If you or your loved one is in a special seeds facility (SNF), it’s important to look out for signs of abuse and neglect. Some signs are obvious, while others are very subtle.
Unfortunately abuse and neglect can occur when SNFs try to cut corners to save money. This results in bad outcomes for the patients. SNFs become understaffed which leads to overworked employees who are frustrated with low pay and high stress, and some employees grow indifferent to the care of their patients. Additionally, by trying to save money, some SNFs will fail to purchase safety equipment like floor mats and bed alarms. All of these things equal a recipe for patient abuse and neglect.
There are laws in place to protect your loved ones from abuse and neglect, including the Elder Abuse and Dependent Adult Civil Protection Act (EADACPA), Title 22 of California Code of Regulations, policies and procedures created by the SNF itself, and a patient’s bill of rights. However, proving abuse and neglect is a tough road. You must prove by clear and convincing evidence that the facility is guilty of something more than negligence. You’ll also need to prove the facility has been guilty of recklessness, oppression, fraud or malice in the commission of the abuse, in order to receive punitive damages.
So how is physical abuse and neglect defined? And what are the signs a SNF may be committing such acts?
The EADACPA defines physical abuse as assault, battery, assault with a deadly weapon, unreasonable physical constraint, sexual assault, and physical or chemical restraint for any purpose not authorized by the physician and surgeon
The more obvious signs of physical abuse you should look for are bruising on a loved one or other patients, especially if the bruising is frequent. You should also watch out for bone fractures. Sometimes a patient will have a broken bone and the facility won’t notice due to neglect, so keep an eye out for signs of fractures.
The more frequent type of abuse is physical or chemical restraint.
An example of a physical restraint is the SNF keeps the side rails up on the patient’s bed to prevent the patient from falling off the bed at night. Unfortunately, patients will still try and get out of bed, which means they’ll climb over the rails and possibly fall to the floor. This has resulted in injury and even death. Rather than using the rails, the SNF should put floor mats on the side of the bed. However, it’s easier and cheaper for the facility to put rails up instead of purchasing a floor mat, which unfortunately increases the risk of injury to your loved one.
An example of a chemical restraint is when a patient has dementia but is still a functioning individual. However the SNF doesn’t want to deal with the patient, so the patient is sedated to the point of becoming an individual who merely sits and drools.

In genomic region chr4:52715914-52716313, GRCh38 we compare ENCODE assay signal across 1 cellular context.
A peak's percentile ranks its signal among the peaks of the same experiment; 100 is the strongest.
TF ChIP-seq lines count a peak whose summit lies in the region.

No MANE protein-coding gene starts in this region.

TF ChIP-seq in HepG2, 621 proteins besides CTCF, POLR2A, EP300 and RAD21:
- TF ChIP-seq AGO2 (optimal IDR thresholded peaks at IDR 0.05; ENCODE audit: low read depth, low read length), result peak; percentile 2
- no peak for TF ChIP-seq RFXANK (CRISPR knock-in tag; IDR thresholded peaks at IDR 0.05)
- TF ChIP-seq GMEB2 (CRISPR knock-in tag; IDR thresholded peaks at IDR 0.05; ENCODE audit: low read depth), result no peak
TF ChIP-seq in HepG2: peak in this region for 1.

Pay attention, communicate, and don’t let an SNF take the easy way out in its treatment of your loved one.
The EADACPA defines neglect as either of the following: (1) The negligent failure of any person having the care or custody of an elder or a dependent adult to exercise that degree of care that a reasonable person in a like position would exercise, or (2) The negligent failure of an elder or dependent adult to exercise that degree of self-care that a reasonable person in a like position would exercise.
The most common signs of neglect you should watch out for are pressures sores and bed sores
Forms of neglect include failure to assist your loved one with personal hygiene, failure to protect your loved one from health and safety hazards, and failure to prevent malnutrition or dehydration. Another major form of neglect is lack of supervision. When an SNF fails to supervise your loved one, the following can happen: falling, wandering and getting lost and injured, sexual assaults by other patients, fights between patients, and neglect of signs and symptoms of serious diseases. Sometimes the SNF won’t provide a patient with a shower for weeks, which can result in infections. Unfortunately, the culmination of neglect can lead to a wrongful death. It’s crucial for the safety of your loved one to keep an eye out for any signs of these situations.
As mentioned earlier, winning a lawsuit against a SNF for elder abuse or neglect is a tough battle to win. The litigation periods are long, and these cases are aggressively defended by insurance carriers and counsel. However, protection of your loved one’s rights to safe treatment at a facility is paramount and facilities shouldn’t get away with any form of abuse or neglect.
If you believe your loved one is abused or neglected, contact an experienced attorney today.